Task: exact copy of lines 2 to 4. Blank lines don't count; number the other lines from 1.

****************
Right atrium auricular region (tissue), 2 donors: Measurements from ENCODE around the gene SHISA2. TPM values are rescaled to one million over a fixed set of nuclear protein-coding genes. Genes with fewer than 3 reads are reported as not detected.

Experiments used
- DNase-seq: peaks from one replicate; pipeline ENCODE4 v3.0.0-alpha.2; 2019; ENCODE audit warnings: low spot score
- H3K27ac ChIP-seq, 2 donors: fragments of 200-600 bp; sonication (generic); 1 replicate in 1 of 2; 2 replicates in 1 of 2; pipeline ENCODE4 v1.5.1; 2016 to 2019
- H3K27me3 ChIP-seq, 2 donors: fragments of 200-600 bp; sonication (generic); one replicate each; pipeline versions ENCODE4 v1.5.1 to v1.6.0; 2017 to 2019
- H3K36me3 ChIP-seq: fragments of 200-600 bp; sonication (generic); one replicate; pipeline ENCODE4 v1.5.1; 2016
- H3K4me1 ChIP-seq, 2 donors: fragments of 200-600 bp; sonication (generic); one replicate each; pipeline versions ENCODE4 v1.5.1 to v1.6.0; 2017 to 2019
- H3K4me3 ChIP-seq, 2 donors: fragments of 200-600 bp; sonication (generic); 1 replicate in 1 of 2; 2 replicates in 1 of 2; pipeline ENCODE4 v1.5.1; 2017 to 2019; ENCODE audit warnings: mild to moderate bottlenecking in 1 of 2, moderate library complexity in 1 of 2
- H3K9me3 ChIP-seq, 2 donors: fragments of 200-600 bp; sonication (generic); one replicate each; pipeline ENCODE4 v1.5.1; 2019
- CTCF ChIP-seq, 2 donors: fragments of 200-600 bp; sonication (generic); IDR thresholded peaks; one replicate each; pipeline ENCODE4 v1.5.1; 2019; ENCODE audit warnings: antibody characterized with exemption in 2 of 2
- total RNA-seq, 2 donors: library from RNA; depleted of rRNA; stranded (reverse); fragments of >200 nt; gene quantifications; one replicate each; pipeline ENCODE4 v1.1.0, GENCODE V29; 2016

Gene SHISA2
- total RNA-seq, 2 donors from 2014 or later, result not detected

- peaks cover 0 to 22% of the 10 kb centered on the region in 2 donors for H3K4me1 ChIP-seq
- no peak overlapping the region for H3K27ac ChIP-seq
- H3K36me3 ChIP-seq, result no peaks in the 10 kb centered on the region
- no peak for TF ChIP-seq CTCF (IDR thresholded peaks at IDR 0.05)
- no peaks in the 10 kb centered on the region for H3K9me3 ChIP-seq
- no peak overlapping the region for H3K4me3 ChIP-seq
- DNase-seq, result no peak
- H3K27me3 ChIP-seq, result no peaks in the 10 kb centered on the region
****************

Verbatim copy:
Experiments used
- DNase-seq: peaks from one replicate; pipeline ENCODE4 v3.0.0-alpha.2; 2019; ENCODE audit warnings: low spot score
- H3K27ac ChIP-seq, 2 donors: fragments of 200-600 bp; sonication (generic); 1 replicate in 1 of 2; 2 replicates in 1 of 2; pipeline ENCODE4 v1.5.1; 2016 to 2019